Why do the wholesalers exclude people? Is it just to avoid
collecting sales tax? I ask because one would think an easy
solution to wanting to give lower prices to "the trade" than
retail purchasers would be to base price on quantity. Anyone who
buys quantities is likely going to resell, in which case, they
probably will (and should) get a resale certificate; whereas others
would pay more.
According to the US Bureau of Labor Statistics:
Wholesale is the resale (sale without transformation) of new and
used goods to retailers, to industrial, commercial, institutional or
professional users, or to other wholesalers, or involves acting as an
agent or broker in buying merchandise for, or selling merchandise, to
such persons or companies.
Wholesale usually involves the sale of goods in large lots, raw or
semi-processed materials, or large-volume transactions
According to “Distribution Services.” Foreign Agricultural Service
(February 9, 2000).
Retailing consists of the sale of goods/merchandise for personal or
household consumption either from a fixed location such as a
department store or kiosk, or from a fixed location and related
The business value in this model is very common-sense. Think about
the advice on this list about when you have items placed with a
gallery. If I have 4 of the same necklaces for sale, and a gallery
has 2 of them, priced at $400 each, it’s NOT in my best interest to
sell the other 2 on my website or at a show for $250, even if that’s
what the gallery paid me for them. I would be undercutting my
retailer, and setting up a really bad relationship. They have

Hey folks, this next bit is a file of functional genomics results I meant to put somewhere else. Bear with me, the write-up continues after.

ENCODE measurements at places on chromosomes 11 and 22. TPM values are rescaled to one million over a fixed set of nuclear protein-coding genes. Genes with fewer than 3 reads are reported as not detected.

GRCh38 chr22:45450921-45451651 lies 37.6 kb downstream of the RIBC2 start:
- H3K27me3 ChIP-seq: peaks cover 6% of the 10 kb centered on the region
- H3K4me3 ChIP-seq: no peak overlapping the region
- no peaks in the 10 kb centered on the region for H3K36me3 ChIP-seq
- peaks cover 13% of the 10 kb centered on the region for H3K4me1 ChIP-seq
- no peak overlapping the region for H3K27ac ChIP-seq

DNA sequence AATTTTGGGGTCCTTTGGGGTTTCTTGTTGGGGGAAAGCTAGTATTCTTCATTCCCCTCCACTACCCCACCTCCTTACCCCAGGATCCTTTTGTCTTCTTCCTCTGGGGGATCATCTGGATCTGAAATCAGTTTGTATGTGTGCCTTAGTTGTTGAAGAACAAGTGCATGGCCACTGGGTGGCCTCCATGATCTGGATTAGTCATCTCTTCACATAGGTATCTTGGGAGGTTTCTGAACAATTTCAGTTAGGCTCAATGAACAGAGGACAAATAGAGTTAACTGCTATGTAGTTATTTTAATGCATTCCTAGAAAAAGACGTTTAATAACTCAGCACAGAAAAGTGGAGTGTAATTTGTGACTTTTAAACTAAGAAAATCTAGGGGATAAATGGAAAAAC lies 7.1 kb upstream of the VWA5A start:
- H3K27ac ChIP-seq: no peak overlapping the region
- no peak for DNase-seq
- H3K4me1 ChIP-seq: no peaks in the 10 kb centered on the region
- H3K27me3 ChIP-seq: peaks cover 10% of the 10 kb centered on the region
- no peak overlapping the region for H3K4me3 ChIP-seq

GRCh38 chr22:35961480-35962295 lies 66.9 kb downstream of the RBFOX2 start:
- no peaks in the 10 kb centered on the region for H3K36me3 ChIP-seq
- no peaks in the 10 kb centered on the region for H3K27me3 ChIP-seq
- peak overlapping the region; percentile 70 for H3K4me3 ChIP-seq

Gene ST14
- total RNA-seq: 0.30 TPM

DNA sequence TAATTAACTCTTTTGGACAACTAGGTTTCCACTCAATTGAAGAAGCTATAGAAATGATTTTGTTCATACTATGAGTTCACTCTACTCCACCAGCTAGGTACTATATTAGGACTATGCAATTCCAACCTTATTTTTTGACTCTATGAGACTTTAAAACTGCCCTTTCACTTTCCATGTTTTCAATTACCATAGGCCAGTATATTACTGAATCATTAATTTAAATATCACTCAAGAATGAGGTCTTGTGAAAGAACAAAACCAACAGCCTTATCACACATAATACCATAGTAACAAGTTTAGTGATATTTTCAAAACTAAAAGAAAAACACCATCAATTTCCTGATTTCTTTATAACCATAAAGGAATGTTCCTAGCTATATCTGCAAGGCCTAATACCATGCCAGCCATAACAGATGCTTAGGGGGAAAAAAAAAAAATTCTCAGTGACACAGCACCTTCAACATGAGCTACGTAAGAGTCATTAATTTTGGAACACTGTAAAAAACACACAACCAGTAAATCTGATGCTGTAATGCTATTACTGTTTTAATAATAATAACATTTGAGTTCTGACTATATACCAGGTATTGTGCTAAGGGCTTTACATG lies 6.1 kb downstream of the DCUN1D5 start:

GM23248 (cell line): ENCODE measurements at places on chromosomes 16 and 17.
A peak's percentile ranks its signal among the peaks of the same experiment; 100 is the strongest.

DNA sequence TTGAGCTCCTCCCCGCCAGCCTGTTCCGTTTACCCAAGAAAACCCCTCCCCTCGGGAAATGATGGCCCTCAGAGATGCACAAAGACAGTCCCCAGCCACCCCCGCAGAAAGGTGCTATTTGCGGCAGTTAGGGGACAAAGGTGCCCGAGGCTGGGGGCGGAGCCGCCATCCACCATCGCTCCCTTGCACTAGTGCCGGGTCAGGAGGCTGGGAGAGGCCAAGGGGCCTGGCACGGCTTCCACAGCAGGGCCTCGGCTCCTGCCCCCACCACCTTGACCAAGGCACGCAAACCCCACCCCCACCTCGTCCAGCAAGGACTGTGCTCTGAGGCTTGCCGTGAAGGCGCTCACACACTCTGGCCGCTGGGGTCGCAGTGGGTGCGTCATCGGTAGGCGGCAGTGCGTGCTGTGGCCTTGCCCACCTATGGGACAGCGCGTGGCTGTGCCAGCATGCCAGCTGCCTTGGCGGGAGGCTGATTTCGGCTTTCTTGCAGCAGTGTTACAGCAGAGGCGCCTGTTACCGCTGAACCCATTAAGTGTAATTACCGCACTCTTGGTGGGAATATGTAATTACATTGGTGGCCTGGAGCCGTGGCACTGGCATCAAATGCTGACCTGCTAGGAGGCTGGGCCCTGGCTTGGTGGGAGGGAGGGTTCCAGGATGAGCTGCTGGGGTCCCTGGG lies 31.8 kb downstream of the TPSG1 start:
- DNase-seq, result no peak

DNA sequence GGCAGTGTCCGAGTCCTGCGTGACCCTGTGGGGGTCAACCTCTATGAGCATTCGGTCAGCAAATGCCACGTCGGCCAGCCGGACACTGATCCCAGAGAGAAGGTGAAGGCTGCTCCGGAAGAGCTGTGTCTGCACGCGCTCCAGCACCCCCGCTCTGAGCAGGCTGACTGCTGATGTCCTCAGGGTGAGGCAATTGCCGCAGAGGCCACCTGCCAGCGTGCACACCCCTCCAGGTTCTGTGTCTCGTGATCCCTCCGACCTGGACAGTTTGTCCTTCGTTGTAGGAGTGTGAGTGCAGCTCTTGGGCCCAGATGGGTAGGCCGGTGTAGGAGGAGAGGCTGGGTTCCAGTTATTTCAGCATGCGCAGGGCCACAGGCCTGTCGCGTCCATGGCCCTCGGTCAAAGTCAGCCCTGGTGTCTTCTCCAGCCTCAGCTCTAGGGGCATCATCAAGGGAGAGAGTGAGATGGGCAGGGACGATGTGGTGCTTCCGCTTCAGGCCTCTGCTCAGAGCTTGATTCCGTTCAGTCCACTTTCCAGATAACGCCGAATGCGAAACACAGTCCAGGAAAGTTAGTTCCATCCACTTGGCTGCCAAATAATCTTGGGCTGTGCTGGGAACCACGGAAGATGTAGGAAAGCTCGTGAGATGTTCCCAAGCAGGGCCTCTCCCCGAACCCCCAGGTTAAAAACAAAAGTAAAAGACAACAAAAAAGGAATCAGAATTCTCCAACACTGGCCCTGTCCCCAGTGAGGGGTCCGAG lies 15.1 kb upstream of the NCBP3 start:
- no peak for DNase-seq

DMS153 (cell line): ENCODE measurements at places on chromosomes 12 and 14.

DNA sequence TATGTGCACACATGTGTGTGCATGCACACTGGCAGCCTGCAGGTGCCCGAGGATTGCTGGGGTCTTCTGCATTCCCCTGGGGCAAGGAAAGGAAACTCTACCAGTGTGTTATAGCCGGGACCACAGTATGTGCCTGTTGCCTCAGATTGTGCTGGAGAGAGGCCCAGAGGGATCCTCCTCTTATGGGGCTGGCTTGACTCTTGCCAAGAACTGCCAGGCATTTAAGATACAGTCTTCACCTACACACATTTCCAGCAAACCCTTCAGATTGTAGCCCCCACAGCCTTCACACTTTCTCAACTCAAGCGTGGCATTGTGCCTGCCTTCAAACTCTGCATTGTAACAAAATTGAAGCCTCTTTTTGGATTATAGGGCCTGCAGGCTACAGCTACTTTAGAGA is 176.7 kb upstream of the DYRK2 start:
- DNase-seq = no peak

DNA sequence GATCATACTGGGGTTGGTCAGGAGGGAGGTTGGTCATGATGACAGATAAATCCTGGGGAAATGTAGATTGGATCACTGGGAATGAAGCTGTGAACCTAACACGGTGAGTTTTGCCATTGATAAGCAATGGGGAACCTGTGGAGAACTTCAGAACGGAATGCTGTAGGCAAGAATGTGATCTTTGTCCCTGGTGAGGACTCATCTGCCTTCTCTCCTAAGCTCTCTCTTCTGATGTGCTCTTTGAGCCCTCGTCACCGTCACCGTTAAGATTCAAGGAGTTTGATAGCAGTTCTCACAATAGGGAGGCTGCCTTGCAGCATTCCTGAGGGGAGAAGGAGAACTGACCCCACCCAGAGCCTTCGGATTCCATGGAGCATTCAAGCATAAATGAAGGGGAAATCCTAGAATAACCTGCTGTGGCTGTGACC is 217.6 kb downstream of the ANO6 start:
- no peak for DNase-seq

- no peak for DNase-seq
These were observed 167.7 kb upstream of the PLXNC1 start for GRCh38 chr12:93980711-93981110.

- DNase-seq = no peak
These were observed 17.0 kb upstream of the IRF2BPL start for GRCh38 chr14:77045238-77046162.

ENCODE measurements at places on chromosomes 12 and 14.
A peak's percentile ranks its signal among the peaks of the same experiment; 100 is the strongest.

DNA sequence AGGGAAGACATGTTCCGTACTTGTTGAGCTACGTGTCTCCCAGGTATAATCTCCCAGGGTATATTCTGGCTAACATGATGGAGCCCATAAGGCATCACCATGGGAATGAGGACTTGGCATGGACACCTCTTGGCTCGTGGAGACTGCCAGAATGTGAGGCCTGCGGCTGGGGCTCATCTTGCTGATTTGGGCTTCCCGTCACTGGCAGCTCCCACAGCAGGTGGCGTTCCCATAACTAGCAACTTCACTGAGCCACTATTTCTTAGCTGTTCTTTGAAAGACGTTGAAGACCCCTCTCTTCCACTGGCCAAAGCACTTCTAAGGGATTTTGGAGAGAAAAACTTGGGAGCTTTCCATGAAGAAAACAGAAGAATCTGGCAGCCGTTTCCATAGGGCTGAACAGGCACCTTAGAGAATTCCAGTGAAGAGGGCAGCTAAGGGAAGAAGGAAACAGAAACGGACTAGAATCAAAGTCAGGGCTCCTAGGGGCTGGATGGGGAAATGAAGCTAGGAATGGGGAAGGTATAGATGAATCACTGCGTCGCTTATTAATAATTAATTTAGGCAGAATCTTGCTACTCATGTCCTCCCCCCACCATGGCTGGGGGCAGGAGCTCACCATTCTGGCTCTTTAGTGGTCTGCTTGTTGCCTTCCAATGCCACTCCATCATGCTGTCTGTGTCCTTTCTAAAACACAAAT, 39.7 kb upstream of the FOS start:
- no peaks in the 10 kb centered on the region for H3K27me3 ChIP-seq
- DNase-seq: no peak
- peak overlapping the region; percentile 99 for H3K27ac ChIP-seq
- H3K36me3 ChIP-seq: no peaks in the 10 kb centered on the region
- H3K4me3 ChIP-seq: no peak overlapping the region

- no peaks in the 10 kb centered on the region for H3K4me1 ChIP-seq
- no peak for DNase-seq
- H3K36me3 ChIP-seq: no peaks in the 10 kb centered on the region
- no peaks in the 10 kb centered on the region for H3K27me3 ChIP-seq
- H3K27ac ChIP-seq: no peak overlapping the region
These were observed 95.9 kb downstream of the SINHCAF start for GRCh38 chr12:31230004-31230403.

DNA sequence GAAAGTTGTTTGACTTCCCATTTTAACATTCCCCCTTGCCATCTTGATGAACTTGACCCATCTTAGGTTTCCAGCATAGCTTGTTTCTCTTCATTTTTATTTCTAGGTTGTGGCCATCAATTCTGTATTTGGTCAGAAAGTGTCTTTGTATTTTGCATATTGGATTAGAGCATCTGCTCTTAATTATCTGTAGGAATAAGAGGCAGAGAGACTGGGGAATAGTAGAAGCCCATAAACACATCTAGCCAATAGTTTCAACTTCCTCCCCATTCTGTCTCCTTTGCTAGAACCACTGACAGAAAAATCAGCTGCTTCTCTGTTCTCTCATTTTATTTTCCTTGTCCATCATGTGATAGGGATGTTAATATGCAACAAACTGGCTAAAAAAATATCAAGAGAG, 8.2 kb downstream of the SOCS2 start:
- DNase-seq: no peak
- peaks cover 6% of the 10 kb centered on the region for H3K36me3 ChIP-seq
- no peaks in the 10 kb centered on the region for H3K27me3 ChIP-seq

additional costs of sales/promotions to sell my pieces, for example.
And if, for example, everyone could purchase "have it your way"
products from Stuller or the other to-the-trade suppliers at the same
price as those of us in the trade can, there would be no “trade” for
us to be in.
As retailers (even or especially those of us who create
one-of-a-kind pieces), we add value to the raw purchase in many ways,
prior to selling that item to the consumer. That’s the role of the
retailer (adding value). The value added can be:
Creation of new pieces based on the raw materials purchased
Education/Advice for customers so that they make good choices
Assemblage of various components into unique combinations
Convenience of gathering a diversity of goods into a single place
… and anything else you can think of Your “job” as you break into
this business is to become a retailer. Once you do that, you can
purchase from wholesalers. The more you develop that relationship
with a wholesaler, the higher your volume, and the better the price
that they can pass along to you.
If you are a retailer (no matter your student status… I’ve been
doing this for a bunch of years at this point and STILL take classes
on a regular basis… but that doesn’t mean my student status defines
me within the trade), you have the same rights and responsibilities
as anyone else selling to the public. If you are selling at retail
shows, that’s appropriate. If you’re trying to become a WHOLESALER
(doing the wholesale shows), you have to be able to demonstrate your
capability to fit the definition of a wholesaler…quantity, ability
to reliably service accounts, etc.
On the other hand, if you’re talking about ATTENDING wholesale
shows, again, you have to show that you truly are a retailer and will
do enough volume business with the trade suppliers that it’s worth
their costs to deal with you… it’s not worth the bookkeeping costs
for them to service a one-tiny-order-a-year account. That means
setting yourself up professionally with a business/sales license (if
required in your locality), business cards, and a track record of
selling to the public. If you can meet those criteria, you can
register and attend and purchase at the wholesale shows. Simple as
Hope this helps to clarify things a bit.
No Limitations Designs
One-of-a-kind, Hand-Crafted Jewelry